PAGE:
Hormone that can mimic a good workout identified
Washington: In a new study, scientists have isolated a natural hormone from muscle cells that triggers some of the key health benefits of exercise.
According to a team led by researchers at Dana-Farber Cancer Institute, the protein, which serves as a chemical messenger, is a highly promising candidate for development as a novel treatment for diabetes, obesity and perhaps other disorders, including cancer.
“It’s exciting to find a natural substance connected to exercise that has such clear therapeutic potential,” Newswise quoted Bruce Spiegelman, senior author of the study as saying.
Spiegelman dubbed the hormone ‘irisin’, after Iris, a Greek messenger goddess. He said the discovery is an important first step in understanding the biological mechanisms that translate physical exercise into beneficial changes throughout the body, both in healthy people and in preventing or treating disease.
“There has been a feeling in the field that exercise ‘talks to’ various tissues in the body,” Spiegelman said.
According to the report, the irisin hormone has direct and “powerful effects” on adipose, or fatty, tissue -- subcutaneous deposits of white fat that store excess calories and which contribute to obesity.
When irisin levels rise through exercise, or, in this study, when irisin was injected into mice, the hormone switched on genes that convert white fat into “good” brown fat. This is beneficial because brown fat burns off more excess calories than does exercise alone.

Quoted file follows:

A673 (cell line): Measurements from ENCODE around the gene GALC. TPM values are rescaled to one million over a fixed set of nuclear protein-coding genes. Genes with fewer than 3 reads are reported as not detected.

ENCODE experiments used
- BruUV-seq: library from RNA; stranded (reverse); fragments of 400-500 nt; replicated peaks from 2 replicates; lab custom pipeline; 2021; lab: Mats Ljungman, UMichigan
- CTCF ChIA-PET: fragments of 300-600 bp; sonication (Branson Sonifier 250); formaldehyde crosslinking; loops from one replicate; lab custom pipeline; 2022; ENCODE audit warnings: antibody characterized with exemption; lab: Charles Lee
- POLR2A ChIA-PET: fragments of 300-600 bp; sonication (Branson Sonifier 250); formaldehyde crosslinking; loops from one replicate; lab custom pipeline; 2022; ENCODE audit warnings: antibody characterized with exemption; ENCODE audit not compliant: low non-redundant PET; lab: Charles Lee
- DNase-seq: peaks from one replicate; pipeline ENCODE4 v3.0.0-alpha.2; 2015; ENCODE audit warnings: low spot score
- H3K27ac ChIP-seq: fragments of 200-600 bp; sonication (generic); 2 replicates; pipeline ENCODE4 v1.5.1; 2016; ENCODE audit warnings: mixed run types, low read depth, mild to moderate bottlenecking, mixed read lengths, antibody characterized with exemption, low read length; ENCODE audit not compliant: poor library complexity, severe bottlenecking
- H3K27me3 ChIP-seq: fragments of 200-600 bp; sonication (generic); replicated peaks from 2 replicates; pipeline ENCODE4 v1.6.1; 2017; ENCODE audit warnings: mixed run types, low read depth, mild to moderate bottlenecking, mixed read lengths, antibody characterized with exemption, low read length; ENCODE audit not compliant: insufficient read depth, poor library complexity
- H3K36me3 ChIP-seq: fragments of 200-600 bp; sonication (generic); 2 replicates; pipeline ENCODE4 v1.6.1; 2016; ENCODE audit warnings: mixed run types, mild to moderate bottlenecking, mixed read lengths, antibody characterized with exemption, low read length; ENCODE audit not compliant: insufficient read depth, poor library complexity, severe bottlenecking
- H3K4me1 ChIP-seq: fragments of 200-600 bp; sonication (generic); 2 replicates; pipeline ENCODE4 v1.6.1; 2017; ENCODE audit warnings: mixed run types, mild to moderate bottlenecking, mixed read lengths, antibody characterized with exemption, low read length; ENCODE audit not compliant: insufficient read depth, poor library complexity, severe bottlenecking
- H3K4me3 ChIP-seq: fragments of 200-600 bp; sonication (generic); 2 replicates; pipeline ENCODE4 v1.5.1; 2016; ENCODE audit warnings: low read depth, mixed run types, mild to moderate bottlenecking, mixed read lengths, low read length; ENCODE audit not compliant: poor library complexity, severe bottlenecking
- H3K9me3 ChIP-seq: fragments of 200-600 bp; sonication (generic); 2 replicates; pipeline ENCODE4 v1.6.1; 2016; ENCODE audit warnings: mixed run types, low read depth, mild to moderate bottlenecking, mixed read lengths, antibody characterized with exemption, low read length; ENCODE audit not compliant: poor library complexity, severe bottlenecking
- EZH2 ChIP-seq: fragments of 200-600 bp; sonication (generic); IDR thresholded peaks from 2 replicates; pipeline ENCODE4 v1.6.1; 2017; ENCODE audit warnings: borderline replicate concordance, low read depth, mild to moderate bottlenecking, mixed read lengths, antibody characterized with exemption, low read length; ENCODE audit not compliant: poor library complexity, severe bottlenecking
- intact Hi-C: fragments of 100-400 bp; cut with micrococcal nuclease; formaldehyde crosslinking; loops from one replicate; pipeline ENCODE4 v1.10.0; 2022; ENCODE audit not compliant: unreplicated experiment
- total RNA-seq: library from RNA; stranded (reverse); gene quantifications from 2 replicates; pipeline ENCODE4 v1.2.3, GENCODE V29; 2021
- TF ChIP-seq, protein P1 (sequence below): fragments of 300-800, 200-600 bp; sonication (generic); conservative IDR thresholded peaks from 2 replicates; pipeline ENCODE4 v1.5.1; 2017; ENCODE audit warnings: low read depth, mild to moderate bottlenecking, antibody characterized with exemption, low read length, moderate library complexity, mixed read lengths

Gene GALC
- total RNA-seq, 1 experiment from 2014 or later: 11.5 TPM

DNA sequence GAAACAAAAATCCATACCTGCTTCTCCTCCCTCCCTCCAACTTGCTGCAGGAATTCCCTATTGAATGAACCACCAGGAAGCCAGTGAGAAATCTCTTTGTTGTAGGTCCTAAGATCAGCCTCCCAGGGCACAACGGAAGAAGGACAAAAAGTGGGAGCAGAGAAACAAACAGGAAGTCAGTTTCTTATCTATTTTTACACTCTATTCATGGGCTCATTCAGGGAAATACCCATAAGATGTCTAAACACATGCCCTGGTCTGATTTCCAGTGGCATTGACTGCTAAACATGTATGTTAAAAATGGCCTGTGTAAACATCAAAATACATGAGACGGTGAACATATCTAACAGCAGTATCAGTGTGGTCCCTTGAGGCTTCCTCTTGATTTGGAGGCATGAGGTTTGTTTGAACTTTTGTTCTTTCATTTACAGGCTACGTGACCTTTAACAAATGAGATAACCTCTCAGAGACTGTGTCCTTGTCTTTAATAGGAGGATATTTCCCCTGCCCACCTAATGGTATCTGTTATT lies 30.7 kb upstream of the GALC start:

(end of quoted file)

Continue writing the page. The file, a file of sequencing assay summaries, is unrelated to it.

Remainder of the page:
Along with stimulating brown fat development, irisin was shown to improve glucose tolerance, a key measure of metabolic health, in mice fed a high-fat diet.
Spiegelman caution that the discovery won’t allow people to be able to skip the gym and build muscles by taking irisin supplements because the hormone doesn’t appear to make muscles stronger.
Experiments showed that irisin levels increase as a result of repeated bouts of prolonged exercise, but not during short-term muscle activity.
The Dana-Farber team identified irisin in a search for genes and proteins regulated by a master metabolic regulator, called PGC1-alpha, which is turned on by exercise. Spiegelman’s group had discovered PGC1-alpha in previous research.
Pontus Bostrom, the first author, said that the hunt for molecular targets of increased PGC1-alpha activity ultimately pinpointed irisin, which turned out to be located within the outer membrane of muscle cells. This discovery ran counter to other scientists’ contentions that such a protein would reside in the cell’s nucleus.
To test whether increasing irisin alone could mimic exercise benefits, the scientists injected modest amounts into sedentary mice that were obese and pre-diabetic.
With 10 days of treatment, the mice had better control of blood sugar and insulin levels -- in effect, preventing the onset of diabetes -- and lost a small amount of weight. Although the weight loss was small, Spiegelman said that the hormone may have a greater effect when given for longer periods.
There were no signs of toxicity or side effects, which was predicted since the researchers limited the increase of irisin to levels typically caused by exercise.
In part because it is a natural substance and because the mouse and human forms of the protein are identical, Spiegelman said it should be possible to move an irisin-based drug rapidly into clinical testing -- perhaps within two years.
The study has been published in the advanced online publication by the journal Nature.